After the lamentations of the first half, the seventh elegy is followed by a cover, better yet a praise song to life that culminates in the phrase: ‘To be here is glorious’.
For Rilke, boasting of earthly existence – love, sexuality, nature, art and poetry – is not a simple optimism, but inextricably linked to the acceptance of pain, sadness and death. In a famous explanatory letter to the Polish translator Witold von Hulewicz, Rilke writes: “In the Elegies, acceptance of life and acceptance of death appear to be one and the same. […] there is neither a here nor a there, there is only the great unity. […]
Transience everywhere leads to a deep being. And therefore we must use all forms of what is here not only in their temporality, but, as far as we can, place them within those higher meanings in which we partake.
But not in a Christian sense (which I distance myself more and more passionately from): the point is, in a purely earthly, deep-earthly consciousness, to place everything we see and touch here in the wider, the widest context.
Genitals of the money
In the last elegies, Rilke criticizes modern times. He laments the ‘too much noise’ and ‘the spurious silence’, or he paints – as in the tenth elegy – the vain amusement of people, their hunger for status, property and money (somewhere there is mention of ‘the genitals of the money ‘), which alienates people from the essential things of life.
Rilke has liked and frequently been inspired by the visual arts throughout his work.
In his Paris years he worked as a private secretary for the sculptor Auguste Rodin, who was as important to his artistic development as the painter Paul Cézanne. From Cézanne and Rodin, Rilke got to know the total surrender to work (‘il faut travailler, rien que travailler’, the sculptor had told him), but also the sober craftsmanship, the impartial look at the most everyday things. At the beginning of the 20th century (he had moved to Paris in 1902), this led to a new conception of art for the previously rather neo-romantic Rilke, which culminated in the collection Neue Gedichte and in the diary novel Die Aufzeichnungen des Malte Laurids Brigge. .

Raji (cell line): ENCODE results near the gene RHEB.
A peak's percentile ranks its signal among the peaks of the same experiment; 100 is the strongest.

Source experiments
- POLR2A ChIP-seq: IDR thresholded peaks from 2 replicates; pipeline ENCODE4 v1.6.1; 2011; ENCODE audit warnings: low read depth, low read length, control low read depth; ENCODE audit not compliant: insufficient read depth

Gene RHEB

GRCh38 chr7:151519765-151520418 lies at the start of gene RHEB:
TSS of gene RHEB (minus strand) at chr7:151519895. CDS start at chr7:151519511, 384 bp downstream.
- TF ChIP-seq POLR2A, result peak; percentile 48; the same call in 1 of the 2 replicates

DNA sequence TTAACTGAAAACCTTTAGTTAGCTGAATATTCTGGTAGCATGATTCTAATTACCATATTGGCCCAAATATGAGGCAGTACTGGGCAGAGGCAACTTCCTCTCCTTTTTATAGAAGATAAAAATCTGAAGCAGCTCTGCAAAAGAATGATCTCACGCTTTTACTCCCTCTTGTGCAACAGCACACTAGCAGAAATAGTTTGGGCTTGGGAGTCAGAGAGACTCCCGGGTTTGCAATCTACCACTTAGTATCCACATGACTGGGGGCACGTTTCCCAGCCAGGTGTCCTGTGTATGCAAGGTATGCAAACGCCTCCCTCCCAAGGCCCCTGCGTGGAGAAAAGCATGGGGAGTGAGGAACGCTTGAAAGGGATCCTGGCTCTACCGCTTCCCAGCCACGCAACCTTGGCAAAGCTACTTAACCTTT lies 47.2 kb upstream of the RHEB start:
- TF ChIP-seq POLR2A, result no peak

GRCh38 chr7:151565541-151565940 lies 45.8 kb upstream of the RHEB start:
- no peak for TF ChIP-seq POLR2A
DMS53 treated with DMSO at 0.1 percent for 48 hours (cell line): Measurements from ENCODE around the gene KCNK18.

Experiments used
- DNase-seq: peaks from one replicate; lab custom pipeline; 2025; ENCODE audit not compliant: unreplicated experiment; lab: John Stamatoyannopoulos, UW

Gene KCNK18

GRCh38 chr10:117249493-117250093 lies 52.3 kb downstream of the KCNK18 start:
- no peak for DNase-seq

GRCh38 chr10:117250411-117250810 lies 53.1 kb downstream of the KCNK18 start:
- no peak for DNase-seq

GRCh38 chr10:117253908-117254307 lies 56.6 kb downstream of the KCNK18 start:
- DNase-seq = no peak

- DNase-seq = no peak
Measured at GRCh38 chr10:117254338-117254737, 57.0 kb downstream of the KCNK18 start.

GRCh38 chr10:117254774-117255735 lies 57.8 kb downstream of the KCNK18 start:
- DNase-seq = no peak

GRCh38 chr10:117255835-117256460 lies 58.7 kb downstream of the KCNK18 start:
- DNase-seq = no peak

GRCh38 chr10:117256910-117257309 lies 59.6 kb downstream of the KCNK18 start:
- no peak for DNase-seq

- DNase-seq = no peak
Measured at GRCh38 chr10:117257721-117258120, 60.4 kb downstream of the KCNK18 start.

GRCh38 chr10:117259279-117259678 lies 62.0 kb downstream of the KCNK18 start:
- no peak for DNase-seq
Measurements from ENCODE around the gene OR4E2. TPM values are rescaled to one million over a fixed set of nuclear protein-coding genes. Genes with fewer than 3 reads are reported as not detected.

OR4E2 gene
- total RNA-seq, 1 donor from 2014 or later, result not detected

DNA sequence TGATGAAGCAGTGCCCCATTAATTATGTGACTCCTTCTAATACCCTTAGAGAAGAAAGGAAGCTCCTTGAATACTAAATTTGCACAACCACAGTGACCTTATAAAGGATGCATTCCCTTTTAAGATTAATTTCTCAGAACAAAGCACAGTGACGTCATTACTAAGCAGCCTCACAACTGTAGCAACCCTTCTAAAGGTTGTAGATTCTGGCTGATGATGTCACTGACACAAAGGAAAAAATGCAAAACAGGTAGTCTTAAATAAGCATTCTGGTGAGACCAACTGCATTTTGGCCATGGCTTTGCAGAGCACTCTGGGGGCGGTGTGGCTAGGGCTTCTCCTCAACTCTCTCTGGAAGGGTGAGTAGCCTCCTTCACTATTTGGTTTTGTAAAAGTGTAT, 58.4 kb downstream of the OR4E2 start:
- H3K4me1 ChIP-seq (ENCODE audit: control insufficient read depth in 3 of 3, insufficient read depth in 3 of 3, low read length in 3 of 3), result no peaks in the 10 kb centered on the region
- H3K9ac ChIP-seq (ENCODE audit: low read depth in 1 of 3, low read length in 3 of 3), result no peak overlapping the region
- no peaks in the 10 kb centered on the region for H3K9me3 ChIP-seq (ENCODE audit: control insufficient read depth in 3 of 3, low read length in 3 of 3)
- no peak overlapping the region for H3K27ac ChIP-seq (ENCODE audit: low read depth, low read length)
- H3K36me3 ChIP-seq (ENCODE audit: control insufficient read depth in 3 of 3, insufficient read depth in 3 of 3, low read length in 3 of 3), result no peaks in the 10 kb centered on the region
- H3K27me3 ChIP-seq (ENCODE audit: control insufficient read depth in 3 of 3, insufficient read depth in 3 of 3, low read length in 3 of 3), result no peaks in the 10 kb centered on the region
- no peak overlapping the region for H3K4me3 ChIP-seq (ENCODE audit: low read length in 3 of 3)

Rilke has published two wonderful, complementary monographs on Cézanne and Rodin. The recently published Letters about Cézanne (a reissue of an almost twenty-year-old edition) consists of epistles that the poet sent from Paris to his wife who remained in Germany in 1907. Rilke expresses in glowing terms his admiration for the work of Cézanne, who died one year earlier, and interprets his still lifes and portraits with great sense of detail. The confrontation with the groundbreaking art in the Paris Salon d’Automne caused a shock of recognition in his mind: ‘It is the turning point in this painting, which I recognized because I myself had just come to the point in my work whether I somehow approached, since long probably prepared for this one thing on which so much depends’.
End of the series of eight essays on Rainer Maria Rilke
Correction / Rectified
Due to an editorial error, a line of Rilke’s poetry has been misrepresented in Rainer Maria Rilke’s The elegies of Duino (Boeken, 17.08.07). The correct quote is: “Who, if I cried, would hear me from among the rows of the angels.”
In the new translation of his ‘Laments’, Rainer Maria Rilke seems remarkably modern. The praise of earthly existence goes hand in hand with the acceptance of pain and sorrow.
Rainer Maria Rilke: The Elegies of Duino. Translated by Atze van Wieren. IJzer Publishers, 109 pages. €17.50
Rainer Maria Rilke: Letters about Cezanne. Translated by Philip van der Eijk. L.J. Peat, 111 pages. €15,–